REJECT using invalid data

Simon Kirby sim at netnation.com
Fri Dec 10 14:10:50 CET 2004


On Fri, Dec 10, 2004 at 01:29:30PM +0100, Krzysztof Oledzki wrote:

> > I don't think it's a good idea to try to filter all TCP flags in REJECT
> > unless we're trying to avoid rejecting rejects and we don't already do
> > that for some reason (eep), for the same reason that unclean was removed
> > (ECN and other new functionality could break).  I would think that all
> > that is needed is a check for the RST bit.
> >
> > At the same time, it would be nice to have a match (or at least some
> > functionality) resulting in the ability to drop corrupted packets
> > ("corrupted" as in with the checksum) that would otherwise be accepted.
> >
> > Hmm.  Maybe this should be done at a different level?  It should
> > basically not match "-p tcp" in the rule "iptables -p tcp -j REJECT".
> > Doing it at "-p tcp" time would also correct "iptables -p tcp --dport 80
> > -j ACCEPT", which would otherwise also be affected by the same problem
> > (the TCP port could be corrupted).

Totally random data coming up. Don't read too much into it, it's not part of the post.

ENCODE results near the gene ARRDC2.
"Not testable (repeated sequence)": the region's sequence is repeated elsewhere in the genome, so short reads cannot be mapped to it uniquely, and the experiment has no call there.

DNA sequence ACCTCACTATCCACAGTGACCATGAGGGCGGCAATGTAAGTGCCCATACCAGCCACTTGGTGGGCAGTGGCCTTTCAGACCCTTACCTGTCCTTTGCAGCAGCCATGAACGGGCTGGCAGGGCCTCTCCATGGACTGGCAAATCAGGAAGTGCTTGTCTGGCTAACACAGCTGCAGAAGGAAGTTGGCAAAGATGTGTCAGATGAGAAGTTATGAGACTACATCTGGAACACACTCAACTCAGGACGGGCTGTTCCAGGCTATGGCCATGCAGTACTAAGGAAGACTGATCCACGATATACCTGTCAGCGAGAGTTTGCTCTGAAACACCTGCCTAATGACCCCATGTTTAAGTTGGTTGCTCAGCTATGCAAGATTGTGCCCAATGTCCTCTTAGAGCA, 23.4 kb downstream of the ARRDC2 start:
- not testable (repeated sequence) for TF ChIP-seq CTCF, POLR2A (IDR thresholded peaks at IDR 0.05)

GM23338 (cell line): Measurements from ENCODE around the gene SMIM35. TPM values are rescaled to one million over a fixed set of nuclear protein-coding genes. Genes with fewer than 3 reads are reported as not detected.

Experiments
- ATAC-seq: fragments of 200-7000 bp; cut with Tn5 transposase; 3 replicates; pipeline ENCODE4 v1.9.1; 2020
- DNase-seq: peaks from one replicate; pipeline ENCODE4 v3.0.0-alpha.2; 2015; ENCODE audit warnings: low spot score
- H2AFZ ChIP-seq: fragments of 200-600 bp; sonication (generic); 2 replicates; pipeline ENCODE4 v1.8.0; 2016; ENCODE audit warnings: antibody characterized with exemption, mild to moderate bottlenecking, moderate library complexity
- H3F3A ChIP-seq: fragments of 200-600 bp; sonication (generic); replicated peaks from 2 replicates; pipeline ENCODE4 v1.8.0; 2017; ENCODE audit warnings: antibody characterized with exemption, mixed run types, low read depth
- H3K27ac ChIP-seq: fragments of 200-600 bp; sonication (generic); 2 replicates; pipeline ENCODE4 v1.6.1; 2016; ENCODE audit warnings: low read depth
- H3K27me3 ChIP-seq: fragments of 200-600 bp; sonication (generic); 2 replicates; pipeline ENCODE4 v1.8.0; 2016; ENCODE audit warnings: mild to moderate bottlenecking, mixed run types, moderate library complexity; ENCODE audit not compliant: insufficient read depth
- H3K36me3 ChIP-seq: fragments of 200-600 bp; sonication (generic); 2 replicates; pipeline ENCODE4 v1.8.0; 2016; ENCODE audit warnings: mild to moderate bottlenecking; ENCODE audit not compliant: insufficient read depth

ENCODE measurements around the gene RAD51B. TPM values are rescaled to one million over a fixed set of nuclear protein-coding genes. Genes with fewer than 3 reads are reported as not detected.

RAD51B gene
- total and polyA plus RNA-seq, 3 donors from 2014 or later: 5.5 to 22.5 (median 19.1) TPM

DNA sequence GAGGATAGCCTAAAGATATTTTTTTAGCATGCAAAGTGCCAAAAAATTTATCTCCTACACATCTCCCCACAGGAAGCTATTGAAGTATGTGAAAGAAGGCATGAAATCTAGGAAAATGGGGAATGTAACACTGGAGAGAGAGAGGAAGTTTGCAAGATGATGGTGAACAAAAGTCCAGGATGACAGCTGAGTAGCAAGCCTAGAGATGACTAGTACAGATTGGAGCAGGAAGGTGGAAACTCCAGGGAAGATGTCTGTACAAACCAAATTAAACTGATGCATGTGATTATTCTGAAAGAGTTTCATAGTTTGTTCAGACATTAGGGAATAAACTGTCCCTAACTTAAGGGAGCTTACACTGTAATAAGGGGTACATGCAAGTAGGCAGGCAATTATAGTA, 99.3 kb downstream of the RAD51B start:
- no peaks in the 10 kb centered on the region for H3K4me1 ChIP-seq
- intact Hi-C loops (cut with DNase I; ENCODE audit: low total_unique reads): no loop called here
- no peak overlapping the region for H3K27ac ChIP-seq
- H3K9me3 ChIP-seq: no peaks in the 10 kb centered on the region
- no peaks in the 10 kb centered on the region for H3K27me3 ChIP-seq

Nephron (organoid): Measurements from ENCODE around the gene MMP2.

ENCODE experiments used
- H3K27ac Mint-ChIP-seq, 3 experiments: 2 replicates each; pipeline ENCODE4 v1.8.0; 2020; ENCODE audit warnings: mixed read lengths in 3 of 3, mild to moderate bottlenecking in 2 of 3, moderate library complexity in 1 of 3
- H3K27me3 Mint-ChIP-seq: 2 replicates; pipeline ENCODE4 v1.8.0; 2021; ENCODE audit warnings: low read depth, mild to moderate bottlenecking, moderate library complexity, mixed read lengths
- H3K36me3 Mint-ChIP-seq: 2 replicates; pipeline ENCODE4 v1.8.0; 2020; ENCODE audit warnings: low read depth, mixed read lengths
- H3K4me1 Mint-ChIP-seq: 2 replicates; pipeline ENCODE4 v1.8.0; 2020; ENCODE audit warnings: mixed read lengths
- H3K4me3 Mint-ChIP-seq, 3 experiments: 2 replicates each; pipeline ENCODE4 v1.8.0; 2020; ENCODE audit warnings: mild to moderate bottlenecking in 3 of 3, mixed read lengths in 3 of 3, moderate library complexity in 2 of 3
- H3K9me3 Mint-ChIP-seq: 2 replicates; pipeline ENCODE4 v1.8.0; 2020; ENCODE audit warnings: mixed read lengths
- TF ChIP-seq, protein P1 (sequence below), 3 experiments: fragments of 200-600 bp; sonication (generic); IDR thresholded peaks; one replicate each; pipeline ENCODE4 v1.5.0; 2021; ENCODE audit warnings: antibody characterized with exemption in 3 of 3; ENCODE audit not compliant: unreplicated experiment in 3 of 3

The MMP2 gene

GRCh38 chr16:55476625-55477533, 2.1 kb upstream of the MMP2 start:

> 
> No. We simply can't do that. Please consider such config:
> iptables -A INPUT -p tcp -j ACCEPT
> iptables -A INPUT -j REJECT

Yes, what's the problem?

If the TCP checksum is fine, "-p tcp" will match and it will accept the
packet.  If it is corrupted, "-p tcp" will not match and the ACCEPT rule
will not match.  The REJECT rule will then DROP the packet.  There is
nothing wrong with this.

The only difference here is the use of "-p tcp" alone to literally match
the protocol in the IP header (under the IP checksum) versus the use of
"-p tcp" to enable inspection of the TCP header.

For example, if this rule were to match a packet with a bad TCP checksum,
it would be broken (because the port could be corrupted):

	iptables -A INPUT -p tcp --dport 80 -j ACCEPT

On the other hand, it would not be broken to match in this case:

	iptables -A INPUT -p tcp -j ACCEPT

...which may be what you are getting at.  Fixing this requires a syntax
or design change, most likely.

> I thing we really need somethig like "-m malformed" so we can do tricks
> like: iptables -A FORWARD -m malformed -j DROP (to drop malformed packets)
> or: iptables -A FORWARD -m malformed -j ACCEPT (to stop further processing such packets)

Sure, adding the a corrupted test is useful for things such as logging,
etc.  However, requiring the firewall user to check for corruption
explicitly before any "-p tcp --tcp-blah" rules is just going to make
the iptables learning curve even higher, and 99% of us are going to miss
it.  Simply, I think it's broken.

So, how does the code structure of iptables work in this case?  Can the
checksum be added in a single place such that "-p tcp" alone will match
but any of --dport, --sport, --syn, --tcp-flags, --tcp-option, --mss,
multiport, etc?

Simon-



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